This night, I decided to detour to Tillsonburg on the way back... for two reasons. First, in the hamlet of Courtland just on the east side, there used to be the Skylark Drive-In, which closed in 1992. I hadn't visited either of these towns since then, thus I was curious to see if there were still any remnants of the drive-in, and a resounding "nope" there. Now proudly sits a lumber store where the screen under the stars used to be (at least it's not a fricken condo). So much for today's photo ops. Anyway, in a few more minutes I was in downtown Tillsonburg trying to find pieces of me from 15 years ago.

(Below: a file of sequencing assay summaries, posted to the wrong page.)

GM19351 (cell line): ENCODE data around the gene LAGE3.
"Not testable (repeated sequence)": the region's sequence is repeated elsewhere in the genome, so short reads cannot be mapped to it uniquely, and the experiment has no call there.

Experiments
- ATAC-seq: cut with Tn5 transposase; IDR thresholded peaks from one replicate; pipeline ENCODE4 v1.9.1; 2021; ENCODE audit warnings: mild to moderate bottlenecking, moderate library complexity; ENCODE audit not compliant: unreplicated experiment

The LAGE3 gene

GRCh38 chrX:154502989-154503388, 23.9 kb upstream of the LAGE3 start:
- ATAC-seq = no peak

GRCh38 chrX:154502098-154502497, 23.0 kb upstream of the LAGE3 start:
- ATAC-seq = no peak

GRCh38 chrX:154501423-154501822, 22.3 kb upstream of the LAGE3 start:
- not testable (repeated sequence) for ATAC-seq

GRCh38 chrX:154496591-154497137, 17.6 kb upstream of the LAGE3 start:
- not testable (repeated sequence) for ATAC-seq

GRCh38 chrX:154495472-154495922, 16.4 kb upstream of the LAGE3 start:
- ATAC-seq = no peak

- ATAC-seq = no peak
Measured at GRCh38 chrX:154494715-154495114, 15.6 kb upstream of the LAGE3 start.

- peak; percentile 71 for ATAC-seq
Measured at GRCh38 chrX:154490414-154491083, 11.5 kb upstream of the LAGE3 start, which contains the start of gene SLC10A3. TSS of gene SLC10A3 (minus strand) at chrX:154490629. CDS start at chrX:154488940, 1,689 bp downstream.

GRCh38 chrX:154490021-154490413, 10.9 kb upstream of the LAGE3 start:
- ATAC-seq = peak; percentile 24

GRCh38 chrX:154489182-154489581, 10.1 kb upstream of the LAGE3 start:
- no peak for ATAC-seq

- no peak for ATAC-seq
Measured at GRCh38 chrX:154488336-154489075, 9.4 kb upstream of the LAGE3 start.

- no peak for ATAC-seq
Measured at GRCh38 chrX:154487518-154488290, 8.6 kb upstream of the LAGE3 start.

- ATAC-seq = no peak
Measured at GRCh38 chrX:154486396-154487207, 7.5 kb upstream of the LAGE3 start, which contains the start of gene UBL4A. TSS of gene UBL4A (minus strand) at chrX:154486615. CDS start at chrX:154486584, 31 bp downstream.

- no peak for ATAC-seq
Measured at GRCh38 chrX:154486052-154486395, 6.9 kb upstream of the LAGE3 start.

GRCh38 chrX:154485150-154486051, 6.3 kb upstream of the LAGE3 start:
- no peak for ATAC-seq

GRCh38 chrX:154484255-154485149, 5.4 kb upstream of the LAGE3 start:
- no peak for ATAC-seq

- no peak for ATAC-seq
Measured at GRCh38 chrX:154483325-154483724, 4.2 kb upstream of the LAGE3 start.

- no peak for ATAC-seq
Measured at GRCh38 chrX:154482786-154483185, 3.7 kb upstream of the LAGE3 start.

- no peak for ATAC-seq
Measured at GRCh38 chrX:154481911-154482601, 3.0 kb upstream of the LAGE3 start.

Back in 1992, I had a second job on weekends working at the convenience store up the street from my house (my mother worked full-time there on weekdays), and in addition, once a week at about 6 AM, I would drive to Tillsonburg to the wholesale store where shopowners would customarily buy canned goods, soda and other such things, to stock up on provisions for the store. You may remember in my first volume of "Analog Enthusiast", discussing people who travelled the county circuit, filling convenience stores with their inventories of movies, as in those days mom and pop variety stores could seldom afford such overhead. Like Ronnie, previously celebrated in Volume One, my boss Steph was another who travelled the circuit with crates of movies to replenish variety stores with video rentals. But in addition to that, he owned two convenience stores of his own. Besides the one in Simcoe that my mother and I worked at, he also had a store in Tillsonburg- and would frequently work shifts there as he also lived in that town. When I ventured to Tillsonburg, I would often stop off at Steph's store to drop off a few supplies. Since Steph was a distributor of movie rentals, most of his store was filled to the brim with movie boxes, much more than the two shelves of films in Simcoe's store. And usually, in addition to dropping off supplies, I would shoot the breeze with him for a few minutes, as he sure knew hell of a lot about film. In fact, I was doing a little video project at that time, and Steph allowed me to do a quick shoot in his store, as I needed a shot of myself looking at movies in a video store.